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Second Thoughts: Game #62 - Reds 12, Indians 5

Second Thoughts: Game #62 - Reds 12, Indians 5
June 15, 2012
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  1 2 3 4 5 6 7 8 9 R H E
CLE 2 0 0 0 1 0 2 0 0 5 12 2
CIN 3 0 1 2 5 1 0 0 X 12 17 1
W: J. Arredondo (4-1) L: J. Tomlin (3-4)

The Indians looked to salvage the first Ohio Cup series with a victory on Thursday afternoon and return to Cleveland after a winning road-trip, but got bested again by an old friend and a new foe.

The Good

Shin-Soo Choo led off the ballgame with a home run, and added another of the solo variety later on. They were his fourth and fifth on the season. The leadoff role has suited him over more than just a small sample size now, as he is 36-for-118 (.305), with 24 runs scored, 10 doubles, four home runs, eight runs batted in, 10 walks and three stolen bases.

Asdrubal Cabrera's modest 12-game hit streak came to an end on Wednesday, but he bounced back with three hits (two doubles) and a walk in the finale. Besides Jason Kipnis, he continues to be the most consistent hitter in this on-again, off-again lineup.

In his last at-bat of the game, Michael Brantley sent a double deep into the opposite field gap to extend his hitting streak to 21 games. During that time, he is 28-for-82 (.341), with 15 runs batted in and six stolen bases.

Carlos Santana has been struggling before and after his concussion, but he turned in a respectable game on Thursday, driving in a run, drawing two walks and roping a 3-2 breaking ball into right field for a single. While he hasn't yet been the extra-base and run-producing force he was expected to be, he is still getting on base at a .350 clip.

Lou Marson also responded nicely to losing a hit streak in the last game he played, matching Cabrera's three knocks. Conversely, he was charged for interference during a rundown in the fifth inning. The play directly led to one run, and two more went on to score in the inning.

Due to the poor pitching before him, Esmil Rogers was called on to pitch for a second straight day. He came on in a bases loaded, one out situation, and escaped untouched. He stayed on for the sixth inning (collecting a hit in the Indians' half of the fifth) and allowed an unearned run that came across on his wild pitch. The occasional wildness has shown slightly, but he works fast, throws faster (a consistent 95-96) and has done well in his first two appearances.

The Bad

In each of Choo's three other at-bats, he struck out. Two of them came against two different hard-throwing right-handers, which, along with left-handers in general, have given him a lot of trouble this season. While he has been successful since being inserted into the one-hole, his bat speed has taken a hit from seasons past.

As was the case on Sunday, Lonnie Chisenhall, Johnny Damon and Casey Kotchman were not in the lineup against a right-hander. Damon and Kotchman are more understandable because of how ineffective they've been overall, but whatever this plan is for Chisenhall is not a good one. If he's on this level, he needs to be playing, good results or bad right now. It may not be a concern much longer, as Jack Hannahan is due back in the very near future.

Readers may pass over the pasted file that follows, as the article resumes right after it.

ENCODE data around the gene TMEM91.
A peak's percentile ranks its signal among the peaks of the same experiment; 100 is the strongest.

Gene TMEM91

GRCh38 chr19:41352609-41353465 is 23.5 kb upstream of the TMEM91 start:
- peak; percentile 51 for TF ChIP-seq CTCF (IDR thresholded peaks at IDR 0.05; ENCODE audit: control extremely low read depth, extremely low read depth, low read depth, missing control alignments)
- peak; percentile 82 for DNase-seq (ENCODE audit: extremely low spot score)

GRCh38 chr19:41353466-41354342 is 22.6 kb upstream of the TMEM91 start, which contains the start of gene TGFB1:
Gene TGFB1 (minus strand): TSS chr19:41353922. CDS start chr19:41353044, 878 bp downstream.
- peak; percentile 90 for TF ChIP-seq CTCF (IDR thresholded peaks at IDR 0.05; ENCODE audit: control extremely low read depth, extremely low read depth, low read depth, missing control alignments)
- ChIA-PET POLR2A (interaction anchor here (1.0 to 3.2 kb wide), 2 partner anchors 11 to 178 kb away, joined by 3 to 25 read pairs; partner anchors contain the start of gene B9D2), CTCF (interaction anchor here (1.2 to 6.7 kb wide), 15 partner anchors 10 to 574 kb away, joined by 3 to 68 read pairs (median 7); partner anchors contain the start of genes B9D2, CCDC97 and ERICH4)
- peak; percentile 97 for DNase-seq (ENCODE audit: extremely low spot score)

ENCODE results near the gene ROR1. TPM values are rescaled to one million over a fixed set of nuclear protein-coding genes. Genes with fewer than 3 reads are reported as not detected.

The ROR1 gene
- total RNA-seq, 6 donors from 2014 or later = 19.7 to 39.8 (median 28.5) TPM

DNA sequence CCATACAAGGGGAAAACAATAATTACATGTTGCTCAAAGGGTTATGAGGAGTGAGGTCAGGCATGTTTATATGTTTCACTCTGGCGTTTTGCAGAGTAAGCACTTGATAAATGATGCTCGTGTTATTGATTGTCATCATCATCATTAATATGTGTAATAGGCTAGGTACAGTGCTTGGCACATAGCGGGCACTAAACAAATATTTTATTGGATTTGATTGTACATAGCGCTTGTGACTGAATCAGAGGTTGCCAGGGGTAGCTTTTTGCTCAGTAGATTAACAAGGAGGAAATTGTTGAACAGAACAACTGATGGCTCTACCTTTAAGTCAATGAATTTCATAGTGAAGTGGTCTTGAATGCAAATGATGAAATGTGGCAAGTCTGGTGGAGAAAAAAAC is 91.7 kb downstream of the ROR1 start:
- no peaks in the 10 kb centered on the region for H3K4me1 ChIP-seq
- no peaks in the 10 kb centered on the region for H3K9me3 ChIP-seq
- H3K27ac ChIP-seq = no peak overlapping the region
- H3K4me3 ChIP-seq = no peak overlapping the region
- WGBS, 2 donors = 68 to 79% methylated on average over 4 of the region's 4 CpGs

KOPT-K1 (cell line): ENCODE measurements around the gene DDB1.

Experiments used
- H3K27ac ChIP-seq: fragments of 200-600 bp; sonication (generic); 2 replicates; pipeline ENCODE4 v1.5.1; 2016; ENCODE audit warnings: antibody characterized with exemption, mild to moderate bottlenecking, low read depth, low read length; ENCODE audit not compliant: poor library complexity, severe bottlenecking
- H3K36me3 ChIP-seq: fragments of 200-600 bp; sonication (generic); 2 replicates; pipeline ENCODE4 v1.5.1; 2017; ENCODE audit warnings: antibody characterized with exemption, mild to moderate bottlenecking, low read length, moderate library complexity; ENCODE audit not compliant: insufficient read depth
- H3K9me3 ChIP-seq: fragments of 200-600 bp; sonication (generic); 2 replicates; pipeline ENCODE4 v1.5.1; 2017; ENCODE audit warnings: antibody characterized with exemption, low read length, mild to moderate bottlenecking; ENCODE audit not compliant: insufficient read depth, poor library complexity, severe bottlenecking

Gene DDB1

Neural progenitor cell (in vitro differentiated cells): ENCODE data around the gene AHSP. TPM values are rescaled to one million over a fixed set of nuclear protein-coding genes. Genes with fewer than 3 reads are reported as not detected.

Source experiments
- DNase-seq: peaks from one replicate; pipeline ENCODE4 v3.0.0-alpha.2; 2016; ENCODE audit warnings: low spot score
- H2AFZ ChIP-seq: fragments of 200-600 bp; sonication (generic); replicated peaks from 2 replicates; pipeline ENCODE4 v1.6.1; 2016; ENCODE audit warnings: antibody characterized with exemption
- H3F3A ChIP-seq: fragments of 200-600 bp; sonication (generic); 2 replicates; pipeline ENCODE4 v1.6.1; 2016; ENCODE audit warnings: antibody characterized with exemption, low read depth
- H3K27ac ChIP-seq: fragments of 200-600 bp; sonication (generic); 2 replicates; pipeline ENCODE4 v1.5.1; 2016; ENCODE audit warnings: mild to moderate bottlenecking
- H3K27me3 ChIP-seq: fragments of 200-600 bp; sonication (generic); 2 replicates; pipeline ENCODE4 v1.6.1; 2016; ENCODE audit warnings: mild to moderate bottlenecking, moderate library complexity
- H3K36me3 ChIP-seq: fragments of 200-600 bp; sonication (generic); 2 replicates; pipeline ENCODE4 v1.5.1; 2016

The Ugly

Josh Tomlin was thoroughly beat up in this game, allowing runs in three of his four innings, and six overall. He had a chance to get out of a bases loaded, no out jam in the fifth unscathed, but Brandon Phillips came through with two outs and ended his day. As Indians fans know, he is always going to give up hits. If he isn't locating every pitch and keeping hitters off balance, games like this see those hits turn into crooked numbers. Credit the Reds, though, who hit good and bad pitches alike. Much like the rest of the rotation, Tomlin has been a model of inconsistency, and Zach McAllister could very well be on his and Jeanmar Gomez's heels, in particular.

Scott Barnes, who spelled Tomlin, allowed a hit and a run for the first time in his Major League career. Five each. The Reds treated him like a batting practice tosser, coming a triple short of the cycle in the inning. He retired just one of the nine batters he faced, and also distributed two walks. While he was probably safe before this catastrophic showing, he could now be in the running for the extra reliever that gets optioned to Columbus soon.

Joey Votto and Brandon Phillips continued their dominance against the Indians in this one. They added four more hits and seven more runs batted in, ultimately going 13-for-25 with four home runs and 13 runs batted in in the series. In comparison, the Indians put nine runs on the board as a team.

And last, but certainly not least:

Interleague Play continues on in Cleveland as the Indians will host the Pirates starting tonight. All eyes will be on games one and two starters Justin Masterson and Ubaldo Jimenez as they look to continue turning their seasons around.

For more Indians insight from Kevin, and occasional ticket giveaways, follow him on Twitter: @KevinIPI. He can also be reached by way of email at

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